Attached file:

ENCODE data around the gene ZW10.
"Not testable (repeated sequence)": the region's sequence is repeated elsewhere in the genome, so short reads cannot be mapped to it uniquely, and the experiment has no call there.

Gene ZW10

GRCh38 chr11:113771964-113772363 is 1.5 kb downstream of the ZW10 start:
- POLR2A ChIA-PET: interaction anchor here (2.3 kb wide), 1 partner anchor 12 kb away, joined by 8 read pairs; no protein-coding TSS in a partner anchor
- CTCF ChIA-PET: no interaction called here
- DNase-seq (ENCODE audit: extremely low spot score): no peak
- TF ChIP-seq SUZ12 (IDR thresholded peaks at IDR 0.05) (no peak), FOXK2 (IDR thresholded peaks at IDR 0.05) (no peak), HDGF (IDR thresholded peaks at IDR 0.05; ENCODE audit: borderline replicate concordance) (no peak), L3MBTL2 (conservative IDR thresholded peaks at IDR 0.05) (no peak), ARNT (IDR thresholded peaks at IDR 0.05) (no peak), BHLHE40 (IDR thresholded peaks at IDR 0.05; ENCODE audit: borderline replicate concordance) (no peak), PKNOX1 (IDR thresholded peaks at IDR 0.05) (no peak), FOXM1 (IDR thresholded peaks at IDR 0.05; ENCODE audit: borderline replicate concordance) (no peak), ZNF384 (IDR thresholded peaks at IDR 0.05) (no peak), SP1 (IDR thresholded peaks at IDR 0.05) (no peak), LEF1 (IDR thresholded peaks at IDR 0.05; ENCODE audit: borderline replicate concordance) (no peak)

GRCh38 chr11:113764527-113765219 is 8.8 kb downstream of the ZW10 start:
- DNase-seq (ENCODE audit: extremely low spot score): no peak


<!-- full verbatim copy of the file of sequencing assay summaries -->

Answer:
ENCODE data around the gene ZW10.
"Not testable (repeated sequence)": the region's sequence is repeated elsewhere in the genome, so short reads cannot be mapped to it uniquely, and the experiment has no call there.

Gene ZW10

GRCh38 chr11:113771964-113772363 is 1.5 kb downstream of the ZW10 start:
- POLR2A ChIA-PET: interaction anchor here (2.3 kb wide), 1 partner anchor 12 kb away, joined by 8 read pairs; no protein-coding TSS in a partner anchor
- CTCF ChIA-PET: no interaction called here
- DNase-seq (ENCODE audit: extremely low spot score): no peak
- TF ChIP-seq SUZ12 (IDR thresholded peaks at IDR 0.05) (no peak), FOXK2 (IDR thresholded peaks at IDR 0.05) (no peak), HDGF (IDR thresholded peaks at IDR 0.05; ENCODE audit: borderline replicate concordance) (no peak), L3MBTL2 (conservative IDR thresholded peaks at IDR 0.05) (no peak), ARNT (IDR thresholded peaks at IDR 0.05) (no peak), BHLHE40 (IDR thresholded peaks at IDR 0.05; ENCODE audit: borderline replicate concordance) (no peak), PKNOX1 (IDR thresholded peaks at IDR 0.05) (no peak), FOXM1 (IDR thresholded peaks at IDR 0.05; ENCODE audit: borderline replicate concordance) (no peak), ZNF384 (IDR thresholded peaks at IDR 0.05) (no peak), SP1 (IDR thresholded peaks at IDR 0.05) (no peak), LEF1 (IDR thresholded peaks at IDR 0.05; ENCODE audit: borderline replicate concordance) (no peak)

GRCh38 chr11:113764527-113765219 is 8.8 kb downstream of the ZW10 start:
- DNase-seq (ENCODE audit: extremely low spot score): no peak